Implementing the Evidence Act – What’s Next?

On January 14, 2019, Congress passed the “Foundations for Evidence-Based Policymaking Act of 2018,” also known as the “Evidence Act.” The Evidence Act a...

On January 14, 2019, Congress passed the “Foundations for Evidence-Based Policymaking Act of 2018,” also known as the “Evidence Act.”

The Evidence Act and the accompanying guidance from the White House Office of Management and Budget ambitiously aims to transform federal decision making by introducing unprecedented requirements for transparency and releasability of federal data.

But five years into the journey, many agencies are only just beginning to implement many of the key provisions.

For many of the 24 agencies subject to the act’s provisions, the human capital, technological and modernization investments needed to make the law actionable have been largely unfunded or underfunded.

So now what? How can agencies comply with the intent of the law despite imperfect conditions and incomplete guidance?

Here’s a look at what’s next five years into implementation of the Evidence Act.

Set the timeline

Implementing the Evidence Act will be a multi-year and likely multi-decade initiative for most agencies. Full implementation requires massive organizational changes that include investments in human capital (hiring, training and retaining a skilled workforce) and technology. The prospect of engaging in such a large effort can be overwhelming and polarizing in federal agencies. Therefore, it may be necessary to embark upon a phased approach with right-sized goals and shorter timelines to ensure there is continuous delivery of important wins along the way.

Tell the story

Each goal along the timeline should be linked to a key stakeholder’s priorities or pain point for maximum impact. Those wishing to groundswell intra-agency support for resources to implement the Evidence Act should become master storytellers and target their stories to stakeholders directly impacted by the scope of the law.

For example, Title II of the Evidence Act, also called the OPEN Government Data Act, requires agencies to release all data assets that would otherwise be made available under the Freedom of Information Act (FOIA) to be publicly disclosed in machine-readable formats. This requirement could place a large burden on the FOIA/Disclosure office or the requirement could lessen the normal workload.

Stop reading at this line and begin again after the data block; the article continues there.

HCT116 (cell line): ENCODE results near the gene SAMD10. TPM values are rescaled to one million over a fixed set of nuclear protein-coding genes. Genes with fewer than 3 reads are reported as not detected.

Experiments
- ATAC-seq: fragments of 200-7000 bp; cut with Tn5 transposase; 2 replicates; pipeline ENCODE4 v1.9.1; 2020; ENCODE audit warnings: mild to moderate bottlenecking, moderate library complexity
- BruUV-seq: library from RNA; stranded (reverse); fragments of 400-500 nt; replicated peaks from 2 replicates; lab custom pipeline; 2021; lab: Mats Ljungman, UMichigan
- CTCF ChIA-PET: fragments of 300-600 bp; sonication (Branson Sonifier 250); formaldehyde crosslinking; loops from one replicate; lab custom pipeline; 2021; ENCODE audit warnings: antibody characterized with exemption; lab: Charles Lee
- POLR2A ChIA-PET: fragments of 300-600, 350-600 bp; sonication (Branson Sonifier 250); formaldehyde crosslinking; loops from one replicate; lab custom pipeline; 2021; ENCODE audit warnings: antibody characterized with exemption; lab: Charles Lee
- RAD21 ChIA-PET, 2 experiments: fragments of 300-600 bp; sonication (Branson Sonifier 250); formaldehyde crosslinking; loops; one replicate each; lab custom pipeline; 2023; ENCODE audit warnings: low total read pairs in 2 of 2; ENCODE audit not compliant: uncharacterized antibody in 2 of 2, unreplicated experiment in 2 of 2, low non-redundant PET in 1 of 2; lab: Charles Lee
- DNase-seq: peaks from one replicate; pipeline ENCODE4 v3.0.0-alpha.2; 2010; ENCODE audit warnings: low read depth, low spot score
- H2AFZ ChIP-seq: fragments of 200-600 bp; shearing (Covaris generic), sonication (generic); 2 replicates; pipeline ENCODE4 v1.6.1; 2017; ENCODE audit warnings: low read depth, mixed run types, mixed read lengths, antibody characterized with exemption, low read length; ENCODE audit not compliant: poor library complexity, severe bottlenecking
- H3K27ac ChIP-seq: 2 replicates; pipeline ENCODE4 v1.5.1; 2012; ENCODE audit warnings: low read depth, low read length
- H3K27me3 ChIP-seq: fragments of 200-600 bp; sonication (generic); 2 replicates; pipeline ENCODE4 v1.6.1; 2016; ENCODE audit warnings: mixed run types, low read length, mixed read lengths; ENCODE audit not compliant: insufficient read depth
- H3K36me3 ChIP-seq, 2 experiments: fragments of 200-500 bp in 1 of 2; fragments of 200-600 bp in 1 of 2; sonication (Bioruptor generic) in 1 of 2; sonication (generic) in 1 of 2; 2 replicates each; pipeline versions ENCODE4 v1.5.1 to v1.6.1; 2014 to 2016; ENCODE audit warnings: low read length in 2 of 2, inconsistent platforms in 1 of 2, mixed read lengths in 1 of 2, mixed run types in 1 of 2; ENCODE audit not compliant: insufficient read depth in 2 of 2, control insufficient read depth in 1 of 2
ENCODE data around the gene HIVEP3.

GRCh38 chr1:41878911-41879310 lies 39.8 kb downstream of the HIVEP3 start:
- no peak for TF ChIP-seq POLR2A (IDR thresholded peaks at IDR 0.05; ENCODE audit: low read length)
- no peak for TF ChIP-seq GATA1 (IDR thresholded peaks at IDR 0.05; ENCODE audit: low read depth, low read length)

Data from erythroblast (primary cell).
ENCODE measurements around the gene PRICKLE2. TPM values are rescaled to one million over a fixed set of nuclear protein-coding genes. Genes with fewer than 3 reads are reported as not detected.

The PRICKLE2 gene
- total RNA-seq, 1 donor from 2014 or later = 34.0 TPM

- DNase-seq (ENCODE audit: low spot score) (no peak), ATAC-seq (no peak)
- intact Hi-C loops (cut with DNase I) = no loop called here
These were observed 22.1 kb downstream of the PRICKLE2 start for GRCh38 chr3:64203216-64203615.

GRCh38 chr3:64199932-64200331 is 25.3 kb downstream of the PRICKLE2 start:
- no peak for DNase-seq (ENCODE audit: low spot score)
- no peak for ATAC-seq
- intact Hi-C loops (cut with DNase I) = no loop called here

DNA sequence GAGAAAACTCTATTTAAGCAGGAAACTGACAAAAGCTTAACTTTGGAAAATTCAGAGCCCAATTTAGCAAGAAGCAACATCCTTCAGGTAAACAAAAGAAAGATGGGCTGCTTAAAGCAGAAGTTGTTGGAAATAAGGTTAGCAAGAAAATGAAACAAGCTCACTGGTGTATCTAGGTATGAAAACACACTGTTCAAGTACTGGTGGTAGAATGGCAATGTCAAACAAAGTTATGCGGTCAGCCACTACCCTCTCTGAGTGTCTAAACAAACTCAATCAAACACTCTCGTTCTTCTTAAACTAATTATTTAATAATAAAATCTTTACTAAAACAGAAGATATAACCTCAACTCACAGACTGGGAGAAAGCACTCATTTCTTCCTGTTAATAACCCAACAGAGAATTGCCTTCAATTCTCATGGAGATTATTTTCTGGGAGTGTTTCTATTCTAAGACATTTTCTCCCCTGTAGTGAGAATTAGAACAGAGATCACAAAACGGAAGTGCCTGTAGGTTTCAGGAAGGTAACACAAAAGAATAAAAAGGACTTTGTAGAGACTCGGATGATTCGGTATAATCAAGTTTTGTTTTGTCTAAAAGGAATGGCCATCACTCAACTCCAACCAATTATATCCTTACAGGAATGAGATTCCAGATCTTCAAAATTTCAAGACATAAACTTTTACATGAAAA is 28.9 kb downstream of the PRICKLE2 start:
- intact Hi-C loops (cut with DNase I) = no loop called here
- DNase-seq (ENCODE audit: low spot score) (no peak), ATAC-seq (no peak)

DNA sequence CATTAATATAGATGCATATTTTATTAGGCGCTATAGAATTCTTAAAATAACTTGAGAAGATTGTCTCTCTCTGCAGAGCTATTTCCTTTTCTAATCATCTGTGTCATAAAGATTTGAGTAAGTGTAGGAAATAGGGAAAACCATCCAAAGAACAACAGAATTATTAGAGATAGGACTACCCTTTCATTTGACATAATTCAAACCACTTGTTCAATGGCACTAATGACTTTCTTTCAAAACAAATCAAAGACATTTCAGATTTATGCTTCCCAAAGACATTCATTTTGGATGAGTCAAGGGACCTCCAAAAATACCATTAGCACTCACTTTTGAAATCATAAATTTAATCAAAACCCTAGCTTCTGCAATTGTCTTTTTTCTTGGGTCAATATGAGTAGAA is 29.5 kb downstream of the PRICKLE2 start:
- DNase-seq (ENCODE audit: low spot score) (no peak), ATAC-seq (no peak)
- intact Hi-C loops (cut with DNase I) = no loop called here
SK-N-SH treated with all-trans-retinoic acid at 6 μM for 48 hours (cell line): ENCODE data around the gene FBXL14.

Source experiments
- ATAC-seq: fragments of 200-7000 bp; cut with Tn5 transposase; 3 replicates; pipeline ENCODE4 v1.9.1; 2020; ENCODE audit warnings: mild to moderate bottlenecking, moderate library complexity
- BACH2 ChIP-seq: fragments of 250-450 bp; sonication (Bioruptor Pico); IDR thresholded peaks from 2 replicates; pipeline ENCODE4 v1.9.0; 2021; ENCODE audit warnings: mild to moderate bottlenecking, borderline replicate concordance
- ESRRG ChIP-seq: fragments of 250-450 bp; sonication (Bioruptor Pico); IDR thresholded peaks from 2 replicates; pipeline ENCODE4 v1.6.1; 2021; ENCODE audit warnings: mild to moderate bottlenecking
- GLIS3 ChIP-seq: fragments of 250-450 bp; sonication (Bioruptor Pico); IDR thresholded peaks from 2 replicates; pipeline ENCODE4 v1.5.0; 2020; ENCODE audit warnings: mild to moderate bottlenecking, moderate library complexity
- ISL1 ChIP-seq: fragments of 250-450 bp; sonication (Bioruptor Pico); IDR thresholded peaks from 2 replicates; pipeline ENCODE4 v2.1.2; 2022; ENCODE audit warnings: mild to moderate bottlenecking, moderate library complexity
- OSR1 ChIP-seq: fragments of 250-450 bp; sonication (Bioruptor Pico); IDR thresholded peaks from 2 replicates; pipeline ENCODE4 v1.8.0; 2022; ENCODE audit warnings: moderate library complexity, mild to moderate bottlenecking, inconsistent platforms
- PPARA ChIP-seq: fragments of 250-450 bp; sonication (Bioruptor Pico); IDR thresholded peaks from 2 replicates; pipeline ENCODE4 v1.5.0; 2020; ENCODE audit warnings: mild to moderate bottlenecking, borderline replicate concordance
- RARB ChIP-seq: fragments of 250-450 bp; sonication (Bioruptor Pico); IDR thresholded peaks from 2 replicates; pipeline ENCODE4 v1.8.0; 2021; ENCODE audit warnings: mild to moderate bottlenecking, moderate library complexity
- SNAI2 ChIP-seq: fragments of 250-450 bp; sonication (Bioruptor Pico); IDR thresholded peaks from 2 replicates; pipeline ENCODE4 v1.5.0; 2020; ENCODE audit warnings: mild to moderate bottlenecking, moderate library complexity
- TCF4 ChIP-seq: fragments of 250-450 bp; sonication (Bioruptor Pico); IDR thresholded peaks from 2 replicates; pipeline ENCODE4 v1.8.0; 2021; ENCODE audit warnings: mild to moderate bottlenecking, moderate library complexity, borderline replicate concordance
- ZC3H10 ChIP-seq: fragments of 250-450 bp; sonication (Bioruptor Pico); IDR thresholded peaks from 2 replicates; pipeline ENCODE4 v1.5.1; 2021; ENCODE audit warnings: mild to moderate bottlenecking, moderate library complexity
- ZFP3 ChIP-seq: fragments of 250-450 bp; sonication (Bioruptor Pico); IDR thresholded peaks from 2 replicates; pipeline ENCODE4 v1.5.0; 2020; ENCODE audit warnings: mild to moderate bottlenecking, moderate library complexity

On average, the federal government processed over 750,000 FOIA requests each year of the last decade. Each request, on average, took over 210 hours to process, with this number climbing to its highest in 2019 at 314 hours or roughly 15% of a normal work year.

If FOIA is a time-consuming and costly process in an agency, a curious leader may be seeking a way to streamline. This is the type of stakeholder with a pain point that implementation of the Evidence Act can help year over year.

Find a champion

Although the Evidence Act is certainly data-driven, the reality is that people are at the heart of its implementation. To successfully implement the Act, it is essential to understand the stakeholders that can influence or impact implementation efforts — and to find one or more champions.


A common approach to locate champions is to first make an interest-influence chart. Start by listing stakeholder groups. Beginning with the largest suborganization levels (offices, divisions or directorates, etc.) list key individual stakeholders and move down through the levels of the organization. Then, if enough information is known about each of the stakeholders, map their influence-interest.


Champions will reside in the high influence, high interest quadrant. They may not be experts in the Evidence Act, but they may know enough about their pain point to help implementers design use cases and compelling stories.



Embarking upon implementation is a major change management effort. The Evidence Act offers a great opportunity to support federal agencies as they select tools, technologies and staff to support their compliance and unleash the power of their data.

But this is both complex and challenging involving process, people and technology. Organizations should understand where they are, what they need, how implementation will be delivered, and the impact this will have internally and externally.

Carmen Robinson is a senior principal consultant at ABSG Consulting Inc. (“ABS Consulting”), Global Government Sector.

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